Intro takes a commission on consultation fees: 10 percent if the client signs up using an expert’s referral link, 30 percent if they book through Intro’s app or website. The site also allows experts to devote a portion of their fee toward a charity of their choosing. Mobrem declined to share revenue numbers, but thus far Intro has attracted just over $10 million in venture capital funding from a unique pool of investors ranging from Silicon Valley heavyweight Andreessen Horowitz to actor Tiffany Haddish to NBA star Kevin Durant.
If you’re thinking, “Wait a minute, all of this sounds a lot like The Expert,” you’re not wrong. The two startups launched at roughly the same time, offering similar services. But in execution, each platform is distinct.
Founded in 2020 by designer Jake Arnold and entrepreneur Leo Seigal, The Expert has spent the past two years snapping up a deep roster of the design industry’s elite talent, giving it the air of an exclusive club. Meanwhile, Intro has cast a wider net, tapping experts from a wide variety of fields. It’s also chosen to focus on mobile as its primary platform, integrating booking, payments and consultations into a single app (The Expert, by contrast, connects designers and clients over Zoom).
Some of the fine print is different too. Intro’s commission depends on where the booking comes from, whereas The Expert takes a flat 20 percent commission across the board. Intro doesn’t ask for exclusivity from its designers—The Expert does. Intro defaults to a 15-minute consultation, whereas The Expert steers clients toward a 55-minute session. These variations, while small on their own, will add up to significantly different experiences for designers and their clients alike.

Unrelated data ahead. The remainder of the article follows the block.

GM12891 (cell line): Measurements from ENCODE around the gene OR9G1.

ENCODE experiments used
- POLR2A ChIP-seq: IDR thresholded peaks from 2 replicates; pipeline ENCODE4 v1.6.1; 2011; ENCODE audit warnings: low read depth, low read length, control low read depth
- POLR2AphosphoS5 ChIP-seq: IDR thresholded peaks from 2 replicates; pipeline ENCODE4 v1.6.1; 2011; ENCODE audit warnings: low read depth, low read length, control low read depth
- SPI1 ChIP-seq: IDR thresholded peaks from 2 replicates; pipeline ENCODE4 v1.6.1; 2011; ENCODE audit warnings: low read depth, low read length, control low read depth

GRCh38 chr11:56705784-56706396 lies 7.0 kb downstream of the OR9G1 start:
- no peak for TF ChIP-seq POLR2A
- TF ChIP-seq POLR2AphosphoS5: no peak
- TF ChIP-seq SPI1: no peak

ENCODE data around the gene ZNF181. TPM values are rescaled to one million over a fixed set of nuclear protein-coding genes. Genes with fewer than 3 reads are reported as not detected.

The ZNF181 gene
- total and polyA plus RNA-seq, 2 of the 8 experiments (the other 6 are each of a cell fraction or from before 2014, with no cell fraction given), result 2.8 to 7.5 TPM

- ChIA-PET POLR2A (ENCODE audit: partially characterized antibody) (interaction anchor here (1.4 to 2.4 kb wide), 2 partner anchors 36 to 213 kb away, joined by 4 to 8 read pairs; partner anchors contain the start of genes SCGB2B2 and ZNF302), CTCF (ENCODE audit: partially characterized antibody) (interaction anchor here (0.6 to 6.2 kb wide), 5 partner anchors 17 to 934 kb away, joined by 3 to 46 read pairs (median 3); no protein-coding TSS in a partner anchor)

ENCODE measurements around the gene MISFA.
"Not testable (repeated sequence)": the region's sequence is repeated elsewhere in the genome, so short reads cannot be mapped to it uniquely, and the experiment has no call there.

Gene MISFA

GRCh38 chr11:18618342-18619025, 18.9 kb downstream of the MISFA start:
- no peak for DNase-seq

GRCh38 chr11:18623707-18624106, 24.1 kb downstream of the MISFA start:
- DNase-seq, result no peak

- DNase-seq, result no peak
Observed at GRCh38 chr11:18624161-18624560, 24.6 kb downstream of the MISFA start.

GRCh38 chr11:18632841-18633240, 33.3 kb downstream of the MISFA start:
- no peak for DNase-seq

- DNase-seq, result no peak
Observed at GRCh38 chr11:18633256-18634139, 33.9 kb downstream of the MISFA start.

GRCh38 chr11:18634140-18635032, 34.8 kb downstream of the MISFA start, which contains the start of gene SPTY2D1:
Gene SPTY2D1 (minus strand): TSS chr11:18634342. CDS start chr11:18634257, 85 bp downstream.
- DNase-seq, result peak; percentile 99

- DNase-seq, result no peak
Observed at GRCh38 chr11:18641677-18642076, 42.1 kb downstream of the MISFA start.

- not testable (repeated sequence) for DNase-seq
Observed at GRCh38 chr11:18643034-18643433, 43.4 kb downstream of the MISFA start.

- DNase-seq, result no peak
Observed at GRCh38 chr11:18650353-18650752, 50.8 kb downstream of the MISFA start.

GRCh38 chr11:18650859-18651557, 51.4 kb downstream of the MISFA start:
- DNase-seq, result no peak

But maybe the biggest difference lies in the near-term plans for each platform. Seeking to leverage its design-world cachet, The Expert is looking to launch an e-commerce platform specializing in high-end home goods later this year. Intro, on the other hand, is planning to launch an open-to-all version of its tool, meaning that any designer—or, truthfully, anyone from any field—will be able to use it to book video consultations. Mobrem’s ambitions are Silicon Valley–sized and not really about the design industry per se. He wants to build infrastructure that allows easy access to expertise in all forms.
“Our goal is to answer questions for people who can’t find those answers easily online, because it involves a little bit more of a personal touch,” says Mobrem. “I think there are a lot of questions like that and a lot of people in the world who can answer them.”
Of course, designers can already offer video consultations with existing, free technology—it’s as easy as booking a Zoom call and setting up a PayPal account. But Mobrem’s bet is that by putting everything in one sleek package, he’ll make Intro indispensable. “Having worked in the tech industry, understanding what works and what doesn’t, ultimately the best product wins,” he says. “And that’s exactly what we want to provide.”
Homepage photo: Courtesy of Intro